Skoda Kodiaq car review: ‘It easily swallows all your kit and clobber’ | Martin Love
Calm, comfortable and bursting with useful tech… Skoda’s first seven-seat SUV is every harassed parent’s dreamPrice: £22,190
Everything you wanted to know about bitcoin but were afraid to ask
The value of cryptocurrencies is rising fast. But is it sustainable? And how does it work, anyway? These questions, and many more, answered…The money has become too much to ignore and so bitcoin and cryptocurrencies are back in the news. You may have heard about Ethereum, a cryptocurrency that has risen in value by more than 2,500% over the course of 2017. Or maybe you’ve heard about one of the many smaller cryptocurrencies that raised hundreds of millions of dollars in the first few days they were on sale, during their “initial coin offering”. Or you’ve just spotted that bitcoin, which made headlines in 2013 for hitting a high of $200, is now worth nearly $7,000 (£5,250), making a lot of people very rich in the process.Are these cryptocurrencies simply speculative bubbles or will they actually transform our financial system? It’s time to answer a few common questions about this new technology – and assess whether a lot of people have just pulled off the investment of their lifetime or made a huge mistake. Continue reading...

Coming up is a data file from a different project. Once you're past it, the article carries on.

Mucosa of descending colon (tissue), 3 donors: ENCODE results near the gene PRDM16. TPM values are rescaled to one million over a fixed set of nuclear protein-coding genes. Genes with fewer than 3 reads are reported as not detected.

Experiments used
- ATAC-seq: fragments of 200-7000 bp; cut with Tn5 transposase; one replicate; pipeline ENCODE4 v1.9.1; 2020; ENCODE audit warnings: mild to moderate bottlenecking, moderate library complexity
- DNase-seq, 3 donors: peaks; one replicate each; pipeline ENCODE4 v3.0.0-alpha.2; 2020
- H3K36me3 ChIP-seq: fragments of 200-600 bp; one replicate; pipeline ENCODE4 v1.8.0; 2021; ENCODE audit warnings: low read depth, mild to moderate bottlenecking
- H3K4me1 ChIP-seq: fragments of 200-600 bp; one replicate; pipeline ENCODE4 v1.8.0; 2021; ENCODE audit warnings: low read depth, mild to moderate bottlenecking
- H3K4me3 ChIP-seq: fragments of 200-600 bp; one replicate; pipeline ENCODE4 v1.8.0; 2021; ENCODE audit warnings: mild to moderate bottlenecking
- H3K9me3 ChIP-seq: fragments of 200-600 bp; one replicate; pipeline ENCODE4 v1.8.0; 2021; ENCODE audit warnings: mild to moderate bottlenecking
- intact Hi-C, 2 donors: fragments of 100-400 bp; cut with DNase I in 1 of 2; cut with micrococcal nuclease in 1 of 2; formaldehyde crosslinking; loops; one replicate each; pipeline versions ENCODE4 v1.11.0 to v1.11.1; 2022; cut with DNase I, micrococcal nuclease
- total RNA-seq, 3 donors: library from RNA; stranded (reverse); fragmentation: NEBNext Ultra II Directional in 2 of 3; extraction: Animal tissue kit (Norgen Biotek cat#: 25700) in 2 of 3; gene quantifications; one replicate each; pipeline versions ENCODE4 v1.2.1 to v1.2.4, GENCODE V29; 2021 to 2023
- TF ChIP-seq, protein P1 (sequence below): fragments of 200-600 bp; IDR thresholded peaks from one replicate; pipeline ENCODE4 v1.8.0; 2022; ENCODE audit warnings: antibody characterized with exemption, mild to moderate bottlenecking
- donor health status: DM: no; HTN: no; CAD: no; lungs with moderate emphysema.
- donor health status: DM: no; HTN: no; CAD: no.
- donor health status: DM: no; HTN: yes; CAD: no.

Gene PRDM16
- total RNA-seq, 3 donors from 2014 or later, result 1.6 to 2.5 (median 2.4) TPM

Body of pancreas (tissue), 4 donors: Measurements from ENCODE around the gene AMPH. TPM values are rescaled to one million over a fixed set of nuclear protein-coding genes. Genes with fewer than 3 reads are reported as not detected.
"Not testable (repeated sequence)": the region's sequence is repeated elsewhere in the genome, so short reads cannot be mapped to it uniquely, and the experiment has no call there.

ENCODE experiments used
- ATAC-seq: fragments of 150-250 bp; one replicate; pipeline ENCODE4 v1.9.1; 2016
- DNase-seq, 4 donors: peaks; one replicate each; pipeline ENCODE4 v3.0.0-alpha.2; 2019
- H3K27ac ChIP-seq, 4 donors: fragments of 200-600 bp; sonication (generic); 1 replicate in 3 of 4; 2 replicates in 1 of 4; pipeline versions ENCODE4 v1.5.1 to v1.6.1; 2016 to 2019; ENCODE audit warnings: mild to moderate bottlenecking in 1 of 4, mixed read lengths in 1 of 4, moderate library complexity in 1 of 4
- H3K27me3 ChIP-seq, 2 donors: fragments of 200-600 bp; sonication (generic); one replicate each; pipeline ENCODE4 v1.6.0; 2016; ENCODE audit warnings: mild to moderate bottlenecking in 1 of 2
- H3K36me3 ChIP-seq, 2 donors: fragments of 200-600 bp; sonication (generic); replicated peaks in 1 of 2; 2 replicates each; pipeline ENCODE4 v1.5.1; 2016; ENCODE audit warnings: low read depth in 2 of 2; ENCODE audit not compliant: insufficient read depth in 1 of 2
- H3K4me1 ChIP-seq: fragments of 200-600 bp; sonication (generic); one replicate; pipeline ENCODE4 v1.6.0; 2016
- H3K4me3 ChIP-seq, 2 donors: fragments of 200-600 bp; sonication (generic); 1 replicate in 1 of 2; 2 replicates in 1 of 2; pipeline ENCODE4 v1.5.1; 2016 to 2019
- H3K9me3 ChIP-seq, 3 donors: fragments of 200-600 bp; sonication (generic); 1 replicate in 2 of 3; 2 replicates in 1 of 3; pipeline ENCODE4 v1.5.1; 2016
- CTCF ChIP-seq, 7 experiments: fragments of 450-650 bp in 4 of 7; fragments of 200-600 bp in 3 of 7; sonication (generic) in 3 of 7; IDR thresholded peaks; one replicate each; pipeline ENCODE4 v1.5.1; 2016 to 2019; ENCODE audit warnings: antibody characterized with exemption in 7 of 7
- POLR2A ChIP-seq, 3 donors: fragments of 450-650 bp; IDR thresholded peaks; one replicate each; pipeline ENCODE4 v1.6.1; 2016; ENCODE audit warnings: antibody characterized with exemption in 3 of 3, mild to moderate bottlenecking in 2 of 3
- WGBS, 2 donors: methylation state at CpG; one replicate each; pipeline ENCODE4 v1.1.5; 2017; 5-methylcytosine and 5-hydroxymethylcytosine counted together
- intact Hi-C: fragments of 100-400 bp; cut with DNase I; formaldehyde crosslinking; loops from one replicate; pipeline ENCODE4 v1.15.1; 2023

Swift action needed to set framework for AI and machine learning | Letters